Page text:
I would not describe myself as a “business owner” either. I am a person who helps make cities a little more livable and our clients’ stories a little deeper. I instead consider myself a friend, volunteer, loner and social butterfly. I have lived in a community where the people had either three jobs or none at all. The question, “What do you do?” was irrelevant or rude and talking about work too much was boring. I instead try to focus more on relationships with the people I interact with.

Captured Observations

  1. Keep an eye on the trajectory of fads to avoid accidental imitation and stay in touch with the creative community.
  2. When work is slim, use that time to deepen your understanding of your craft. Never stop working. Use that new skill to take your work to the next level for when you pitch your next project.

  3. Give people credit for work they do. The more you support others, the more others will want to share.

  4. Always finish your work even when a relationship with a client isn’t perfect. I’ve seen other companies and artists check out halfway through a project resulting in poor reputations, which gets around the business community fast.

I am always curious and excited to experience the world. This drives my personality, leads me to create, make new friends, learn more about the people already in my life, use my time wisely and contribute a little curiosity back into the world.

Asking deep questions of our clients is helpful to creating our best work as nothing is more innovative than a personal experience; however, pulling out adequate input from clients before I start designing is my biggest business challenge. For some reason, when I ask, “Please fill out this questionnaire and give me as much information in phase 1 as possible,” they still undeniably change their minds twenty times during the process. It is a challenge to figure out how and when to put my foot down before the project possibly turns into mud.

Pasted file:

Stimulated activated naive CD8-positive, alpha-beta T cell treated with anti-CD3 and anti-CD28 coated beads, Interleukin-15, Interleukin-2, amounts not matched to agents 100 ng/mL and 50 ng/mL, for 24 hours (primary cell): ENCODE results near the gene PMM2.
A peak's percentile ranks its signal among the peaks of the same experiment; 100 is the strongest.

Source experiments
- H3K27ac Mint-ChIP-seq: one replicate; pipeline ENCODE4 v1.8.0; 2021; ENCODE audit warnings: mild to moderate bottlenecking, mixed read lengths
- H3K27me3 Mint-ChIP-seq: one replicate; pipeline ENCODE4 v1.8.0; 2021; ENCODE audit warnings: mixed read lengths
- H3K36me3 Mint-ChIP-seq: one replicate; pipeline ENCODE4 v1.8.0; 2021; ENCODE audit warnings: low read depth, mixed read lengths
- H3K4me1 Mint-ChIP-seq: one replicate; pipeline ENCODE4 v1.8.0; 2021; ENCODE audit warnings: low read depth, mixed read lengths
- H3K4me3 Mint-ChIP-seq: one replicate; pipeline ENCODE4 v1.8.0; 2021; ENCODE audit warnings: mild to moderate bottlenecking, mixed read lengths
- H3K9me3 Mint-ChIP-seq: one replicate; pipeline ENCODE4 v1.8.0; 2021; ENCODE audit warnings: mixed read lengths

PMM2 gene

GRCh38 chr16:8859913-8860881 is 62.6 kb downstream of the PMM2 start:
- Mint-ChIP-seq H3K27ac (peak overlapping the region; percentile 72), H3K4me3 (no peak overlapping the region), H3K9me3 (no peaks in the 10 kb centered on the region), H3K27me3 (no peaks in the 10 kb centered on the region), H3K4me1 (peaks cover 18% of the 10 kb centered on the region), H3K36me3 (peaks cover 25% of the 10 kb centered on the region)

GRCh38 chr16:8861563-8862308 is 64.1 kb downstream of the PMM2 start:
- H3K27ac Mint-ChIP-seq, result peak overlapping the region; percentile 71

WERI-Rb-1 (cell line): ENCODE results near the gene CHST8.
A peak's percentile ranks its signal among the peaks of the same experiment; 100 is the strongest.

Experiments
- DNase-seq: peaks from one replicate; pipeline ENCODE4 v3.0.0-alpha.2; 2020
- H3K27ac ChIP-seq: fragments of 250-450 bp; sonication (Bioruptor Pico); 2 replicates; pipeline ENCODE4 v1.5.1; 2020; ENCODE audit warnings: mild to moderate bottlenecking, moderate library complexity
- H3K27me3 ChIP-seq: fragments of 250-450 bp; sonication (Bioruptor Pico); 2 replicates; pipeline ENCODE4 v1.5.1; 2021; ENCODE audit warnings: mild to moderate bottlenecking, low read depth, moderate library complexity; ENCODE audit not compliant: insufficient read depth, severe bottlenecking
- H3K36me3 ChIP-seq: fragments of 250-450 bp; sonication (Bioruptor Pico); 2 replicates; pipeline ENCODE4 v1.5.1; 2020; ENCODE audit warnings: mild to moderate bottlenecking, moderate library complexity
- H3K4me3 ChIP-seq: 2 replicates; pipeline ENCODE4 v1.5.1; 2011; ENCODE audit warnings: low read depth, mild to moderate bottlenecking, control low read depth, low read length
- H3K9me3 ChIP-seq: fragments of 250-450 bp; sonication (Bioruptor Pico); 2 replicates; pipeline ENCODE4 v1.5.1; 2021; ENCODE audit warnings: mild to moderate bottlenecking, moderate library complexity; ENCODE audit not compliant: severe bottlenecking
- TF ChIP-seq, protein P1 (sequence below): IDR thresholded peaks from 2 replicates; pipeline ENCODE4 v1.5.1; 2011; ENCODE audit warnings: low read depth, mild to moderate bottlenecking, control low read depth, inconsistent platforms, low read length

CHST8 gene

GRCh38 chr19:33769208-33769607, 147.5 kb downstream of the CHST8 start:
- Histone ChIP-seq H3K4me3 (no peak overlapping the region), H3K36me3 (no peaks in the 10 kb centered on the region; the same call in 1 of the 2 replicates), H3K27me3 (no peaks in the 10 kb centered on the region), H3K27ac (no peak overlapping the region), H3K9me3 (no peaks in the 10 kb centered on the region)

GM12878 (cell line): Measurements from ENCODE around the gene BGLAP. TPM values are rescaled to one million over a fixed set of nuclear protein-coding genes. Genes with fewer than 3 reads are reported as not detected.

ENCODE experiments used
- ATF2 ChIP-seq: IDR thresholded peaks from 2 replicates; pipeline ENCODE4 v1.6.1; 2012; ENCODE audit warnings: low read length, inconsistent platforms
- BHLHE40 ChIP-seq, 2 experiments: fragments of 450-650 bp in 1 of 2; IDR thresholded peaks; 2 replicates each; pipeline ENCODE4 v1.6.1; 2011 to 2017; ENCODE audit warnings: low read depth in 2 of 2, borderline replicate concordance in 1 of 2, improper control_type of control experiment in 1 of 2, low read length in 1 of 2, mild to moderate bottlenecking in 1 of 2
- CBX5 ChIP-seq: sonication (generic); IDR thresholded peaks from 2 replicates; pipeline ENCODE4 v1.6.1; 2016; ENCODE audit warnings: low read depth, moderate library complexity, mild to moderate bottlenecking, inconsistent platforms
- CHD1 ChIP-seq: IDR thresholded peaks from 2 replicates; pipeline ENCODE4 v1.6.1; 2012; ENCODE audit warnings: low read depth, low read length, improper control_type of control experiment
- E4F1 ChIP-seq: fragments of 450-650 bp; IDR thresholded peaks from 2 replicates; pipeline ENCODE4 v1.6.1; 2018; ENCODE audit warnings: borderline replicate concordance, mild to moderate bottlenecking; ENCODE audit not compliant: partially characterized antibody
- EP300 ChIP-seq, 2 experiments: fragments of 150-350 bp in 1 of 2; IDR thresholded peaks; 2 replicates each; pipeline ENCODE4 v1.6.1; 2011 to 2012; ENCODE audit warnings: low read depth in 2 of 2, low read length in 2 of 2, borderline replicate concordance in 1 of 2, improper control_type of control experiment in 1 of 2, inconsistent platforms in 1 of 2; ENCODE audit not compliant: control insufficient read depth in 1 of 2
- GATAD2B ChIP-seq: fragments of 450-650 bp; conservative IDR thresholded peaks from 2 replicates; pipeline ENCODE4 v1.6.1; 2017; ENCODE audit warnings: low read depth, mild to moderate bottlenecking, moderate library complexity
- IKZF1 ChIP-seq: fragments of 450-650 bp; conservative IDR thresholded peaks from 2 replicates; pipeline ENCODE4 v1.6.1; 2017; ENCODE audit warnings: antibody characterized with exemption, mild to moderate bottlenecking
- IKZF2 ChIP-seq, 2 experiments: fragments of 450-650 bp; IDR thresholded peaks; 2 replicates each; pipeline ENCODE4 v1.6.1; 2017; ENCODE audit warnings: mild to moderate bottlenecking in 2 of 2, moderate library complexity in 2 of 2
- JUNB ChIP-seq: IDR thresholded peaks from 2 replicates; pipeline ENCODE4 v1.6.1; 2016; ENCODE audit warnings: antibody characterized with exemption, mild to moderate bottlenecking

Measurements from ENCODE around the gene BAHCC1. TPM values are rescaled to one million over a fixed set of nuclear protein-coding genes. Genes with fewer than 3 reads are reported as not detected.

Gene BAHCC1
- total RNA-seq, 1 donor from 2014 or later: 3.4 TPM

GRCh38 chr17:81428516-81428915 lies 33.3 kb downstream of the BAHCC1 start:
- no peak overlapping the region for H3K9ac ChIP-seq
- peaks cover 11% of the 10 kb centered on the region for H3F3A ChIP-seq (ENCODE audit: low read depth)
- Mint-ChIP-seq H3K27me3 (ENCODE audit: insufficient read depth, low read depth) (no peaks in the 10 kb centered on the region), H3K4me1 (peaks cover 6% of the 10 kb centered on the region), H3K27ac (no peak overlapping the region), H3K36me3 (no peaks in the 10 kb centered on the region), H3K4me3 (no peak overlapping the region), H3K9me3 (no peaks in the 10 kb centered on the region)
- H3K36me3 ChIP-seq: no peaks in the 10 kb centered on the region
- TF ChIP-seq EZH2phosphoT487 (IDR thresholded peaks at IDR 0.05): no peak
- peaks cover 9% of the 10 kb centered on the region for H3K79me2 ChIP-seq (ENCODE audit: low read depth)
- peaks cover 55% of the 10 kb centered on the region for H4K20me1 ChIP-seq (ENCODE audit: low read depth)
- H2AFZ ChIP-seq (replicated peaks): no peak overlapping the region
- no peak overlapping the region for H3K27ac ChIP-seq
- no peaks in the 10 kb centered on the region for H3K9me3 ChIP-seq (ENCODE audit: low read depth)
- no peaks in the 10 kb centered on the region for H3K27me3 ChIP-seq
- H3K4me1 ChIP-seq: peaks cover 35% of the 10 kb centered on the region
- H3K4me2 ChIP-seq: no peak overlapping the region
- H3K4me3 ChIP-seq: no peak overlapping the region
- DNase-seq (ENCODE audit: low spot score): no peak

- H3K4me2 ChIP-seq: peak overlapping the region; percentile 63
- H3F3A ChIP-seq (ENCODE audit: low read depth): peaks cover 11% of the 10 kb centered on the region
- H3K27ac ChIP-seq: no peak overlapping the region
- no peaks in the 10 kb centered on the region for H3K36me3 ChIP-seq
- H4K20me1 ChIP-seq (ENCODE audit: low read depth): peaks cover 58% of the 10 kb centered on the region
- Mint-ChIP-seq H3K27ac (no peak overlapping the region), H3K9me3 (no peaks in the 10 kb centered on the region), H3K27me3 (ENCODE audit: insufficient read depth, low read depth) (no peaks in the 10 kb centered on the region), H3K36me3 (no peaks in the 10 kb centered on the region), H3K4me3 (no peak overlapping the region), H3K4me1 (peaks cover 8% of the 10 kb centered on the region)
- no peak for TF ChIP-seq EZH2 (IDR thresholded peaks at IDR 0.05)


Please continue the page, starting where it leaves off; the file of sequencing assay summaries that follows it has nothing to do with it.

Work for me, from the start, has never been about simply making money. When I watched my granddad work, he always had a smile on his face though he was a laborer.

For me too, work must be purposeful, and I want to smile while I do it. The very first business I started with my best friend, Jill, was just about that. We must have been ten years old. It was called Pups & Pooches. We walked dogs, which we loved, and with the profits bought warm clothes for the people living at the local homeless shelter.

That was it for running my own business again until three years ago when Raj, my partner, and I started Factory Town, our videography business. We work well as a creative team. I trust his judgment, and he trusts mine. Our personal life started off helping each other with creative problem solving so going full time together made sense. We work seriously when we work, play, eat, sleep and make sure to have alone time as needed.

Photography by Raja Bose

East Central Mural Project

Being an artist has prepared me to work for myself. I was often curious about how things worked and how to create something new. I needed to be self-motivated to paint, and time management was a must for balancing three jobs and a social life. Over the years, I have had a handful of many interesting jobs—rural postal carrier, housekeeper, co-op manager, and ranch hand—all have helped me to build people and business skills along the way.

For my murals business, I like to keep things simple. My work is in the public eye so I don’t have to advertise, though I do have a great photographer who documents my work. I keep up a basic website for people to get in touch with me and for more work. I have a standard method of working with clients: consultation, contracts, design process and implementation. I do try to find out and regularly monitor what the going rate is for mural work each year. I believe that artists often undercharge for their work, and it is important to bring each other’s value up.

In the end, I feel great whether I create a small project or a very large one, as long as the neighborhood is happy with my work. And, any time I get a hug from a stranger, I’ve done my job and feel the biggest sense of accomplishment.